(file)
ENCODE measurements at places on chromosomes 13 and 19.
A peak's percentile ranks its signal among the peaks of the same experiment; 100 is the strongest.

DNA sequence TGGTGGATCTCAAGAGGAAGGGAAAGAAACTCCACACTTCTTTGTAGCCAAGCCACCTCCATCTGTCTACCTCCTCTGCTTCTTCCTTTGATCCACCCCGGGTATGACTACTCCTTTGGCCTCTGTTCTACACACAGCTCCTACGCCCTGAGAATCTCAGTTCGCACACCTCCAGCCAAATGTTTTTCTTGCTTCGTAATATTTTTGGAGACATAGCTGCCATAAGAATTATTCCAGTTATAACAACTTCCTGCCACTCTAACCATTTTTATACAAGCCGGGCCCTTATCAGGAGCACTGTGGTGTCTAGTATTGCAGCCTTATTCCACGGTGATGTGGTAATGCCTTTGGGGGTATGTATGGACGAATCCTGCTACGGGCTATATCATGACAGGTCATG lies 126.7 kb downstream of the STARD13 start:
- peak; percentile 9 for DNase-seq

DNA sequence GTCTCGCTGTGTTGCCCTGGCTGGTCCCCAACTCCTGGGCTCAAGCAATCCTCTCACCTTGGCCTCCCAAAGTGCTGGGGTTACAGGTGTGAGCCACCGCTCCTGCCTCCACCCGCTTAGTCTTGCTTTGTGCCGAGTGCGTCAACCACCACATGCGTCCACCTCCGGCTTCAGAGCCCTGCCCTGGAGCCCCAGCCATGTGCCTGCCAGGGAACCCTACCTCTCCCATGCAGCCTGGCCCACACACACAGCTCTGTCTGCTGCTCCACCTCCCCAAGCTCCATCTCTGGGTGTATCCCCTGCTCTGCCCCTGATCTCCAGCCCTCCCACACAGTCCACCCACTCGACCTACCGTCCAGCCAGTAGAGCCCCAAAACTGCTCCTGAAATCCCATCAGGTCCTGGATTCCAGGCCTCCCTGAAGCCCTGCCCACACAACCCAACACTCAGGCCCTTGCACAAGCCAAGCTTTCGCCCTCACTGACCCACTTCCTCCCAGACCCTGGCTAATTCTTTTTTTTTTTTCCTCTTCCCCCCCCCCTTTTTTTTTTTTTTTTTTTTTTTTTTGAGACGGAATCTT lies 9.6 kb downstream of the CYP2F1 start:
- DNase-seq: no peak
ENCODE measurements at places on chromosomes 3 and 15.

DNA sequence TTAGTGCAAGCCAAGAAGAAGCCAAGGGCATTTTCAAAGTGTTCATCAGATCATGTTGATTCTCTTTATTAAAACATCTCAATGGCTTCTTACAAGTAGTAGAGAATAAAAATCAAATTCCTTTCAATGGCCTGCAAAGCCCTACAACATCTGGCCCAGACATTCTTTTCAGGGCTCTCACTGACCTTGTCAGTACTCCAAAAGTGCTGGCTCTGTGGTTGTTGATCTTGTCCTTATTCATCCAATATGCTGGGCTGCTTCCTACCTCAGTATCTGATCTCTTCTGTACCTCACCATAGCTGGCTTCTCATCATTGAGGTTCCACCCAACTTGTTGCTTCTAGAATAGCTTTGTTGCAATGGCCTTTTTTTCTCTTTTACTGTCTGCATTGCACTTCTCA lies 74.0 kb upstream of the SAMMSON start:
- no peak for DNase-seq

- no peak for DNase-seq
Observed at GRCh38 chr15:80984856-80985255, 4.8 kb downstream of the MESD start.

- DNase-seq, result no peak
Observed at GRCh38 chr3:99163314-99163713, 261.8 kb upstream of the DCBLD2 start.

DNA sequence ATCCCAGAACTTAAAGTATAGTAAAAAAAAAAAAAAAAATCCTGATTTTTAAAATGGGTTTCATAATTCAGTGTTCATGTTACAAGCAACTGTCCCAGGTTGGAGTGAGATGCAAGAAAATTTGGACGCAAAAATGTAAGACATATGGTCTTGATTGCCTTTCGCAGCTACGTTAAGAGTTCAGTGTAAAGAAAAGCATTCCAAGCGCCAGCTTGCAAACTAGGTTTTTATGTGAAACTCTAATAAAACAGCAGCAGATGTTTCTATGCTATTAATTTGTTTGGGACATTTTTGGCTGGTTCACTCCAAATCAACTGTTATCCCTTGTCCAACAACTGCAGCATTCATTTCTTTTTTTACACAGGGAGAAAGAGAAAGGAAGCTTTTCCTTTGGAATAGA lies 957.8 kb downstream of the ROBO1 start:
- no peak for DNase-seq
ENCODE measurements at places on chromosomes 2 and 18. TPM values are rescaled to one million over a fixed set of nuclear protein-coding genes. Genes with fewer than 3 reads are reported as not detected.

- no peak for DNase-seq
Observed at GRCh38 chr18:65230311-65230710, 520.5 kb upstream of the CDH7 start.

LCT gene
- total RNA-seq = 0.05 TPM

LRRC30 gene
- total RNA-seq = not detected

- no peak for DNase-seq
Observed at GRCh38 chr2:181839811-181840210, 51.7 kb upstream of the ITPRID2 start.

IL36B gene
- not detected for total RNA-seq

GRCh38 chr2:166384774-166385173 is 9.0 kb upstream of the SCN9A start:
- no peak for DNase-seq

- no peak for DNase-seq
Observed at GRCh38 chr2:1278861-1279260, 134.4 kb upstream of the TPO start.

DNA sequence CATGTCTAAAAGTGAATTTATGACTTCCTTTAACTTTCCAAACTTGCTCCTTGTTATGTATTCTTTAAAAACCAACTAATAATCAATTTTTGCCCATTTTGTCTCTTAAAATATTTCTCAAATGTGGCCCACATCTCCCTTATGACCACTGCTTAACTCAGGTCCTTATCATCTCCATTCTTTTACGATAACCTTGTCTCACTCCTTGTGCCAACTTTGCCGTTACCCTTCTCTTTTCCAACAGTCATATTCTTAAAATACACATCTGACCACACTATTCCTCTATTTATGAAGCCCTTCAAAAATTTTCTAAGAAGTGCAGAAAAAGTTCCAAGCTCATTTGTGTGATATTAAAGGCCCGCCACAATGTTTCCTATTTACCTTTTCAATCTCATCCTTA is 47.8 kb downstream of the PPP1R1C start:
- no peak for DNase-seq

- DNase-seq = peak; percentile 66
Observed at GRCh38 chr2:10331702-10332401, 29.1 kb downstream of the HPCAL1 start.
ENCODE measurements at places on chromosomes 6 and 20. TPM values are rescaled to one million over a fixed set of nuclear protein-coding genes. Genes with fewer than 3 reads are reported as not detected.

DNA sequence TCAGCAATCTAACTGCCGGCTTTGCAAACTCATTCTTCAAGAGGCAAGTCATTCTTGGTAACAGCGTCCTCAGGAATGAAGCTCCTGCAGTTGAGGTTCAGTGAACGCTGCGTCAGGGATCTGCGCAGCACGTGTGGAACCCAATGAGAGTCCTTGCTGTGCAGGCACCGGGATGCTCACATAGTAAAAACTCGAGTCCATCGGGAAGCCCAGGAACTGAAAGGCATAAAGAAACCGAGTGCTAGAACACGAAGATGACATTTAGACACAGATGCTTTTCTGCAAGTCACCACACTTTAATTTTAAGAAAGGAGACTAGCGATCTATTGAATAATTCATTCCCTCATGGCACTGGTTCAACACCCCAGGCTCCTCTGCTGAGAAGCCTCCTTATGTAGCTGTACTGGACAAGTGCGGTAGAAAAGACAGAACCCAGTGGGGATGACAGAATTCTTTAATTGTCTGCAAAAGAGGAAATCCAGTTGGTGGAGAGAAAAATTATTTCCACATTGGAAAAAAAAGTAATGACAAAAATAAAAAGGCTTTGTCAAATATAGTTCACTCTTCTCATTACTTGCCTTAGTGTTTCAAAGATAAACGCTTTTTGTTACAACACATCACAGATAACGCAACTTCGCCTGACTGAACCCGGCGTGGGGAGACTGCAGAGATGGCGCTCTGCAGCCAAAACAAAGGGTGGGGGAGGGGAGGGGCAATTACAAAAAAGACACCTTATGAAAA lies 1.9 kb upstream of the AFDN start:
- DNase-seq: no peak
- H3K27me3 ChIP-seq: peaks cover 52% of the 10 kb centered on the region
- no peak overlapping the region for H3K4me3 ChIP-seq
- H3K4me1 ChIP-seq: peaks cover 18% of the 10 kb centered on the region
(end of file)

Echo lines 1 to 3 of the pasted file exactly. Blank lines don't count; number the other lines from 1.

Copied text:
ENCODE measurements at places on chromosomes 13 and 19.
A peak's percentile ranks its signal among the peaks of the same experiment; 100 is the strongest.

DNA sequence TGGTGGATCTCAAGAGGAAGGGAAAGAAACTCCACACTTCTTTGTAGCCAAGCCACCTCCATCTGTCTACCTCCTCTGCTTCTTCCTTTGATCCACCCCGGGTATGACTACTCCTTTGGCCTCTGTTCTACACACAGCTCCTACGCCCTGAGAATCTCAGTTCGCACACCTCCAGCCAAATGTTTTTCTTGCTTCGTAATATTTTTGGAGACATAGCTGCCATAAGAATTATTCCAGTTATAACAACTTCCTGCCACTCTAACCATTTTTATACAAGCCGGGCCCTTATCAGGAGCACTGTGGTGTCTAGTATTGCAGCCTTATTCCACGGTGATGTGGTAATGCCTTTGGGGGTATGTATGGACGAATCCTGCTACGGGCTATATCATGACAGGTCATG lies 126.7 kb downstream of the STARD13 start: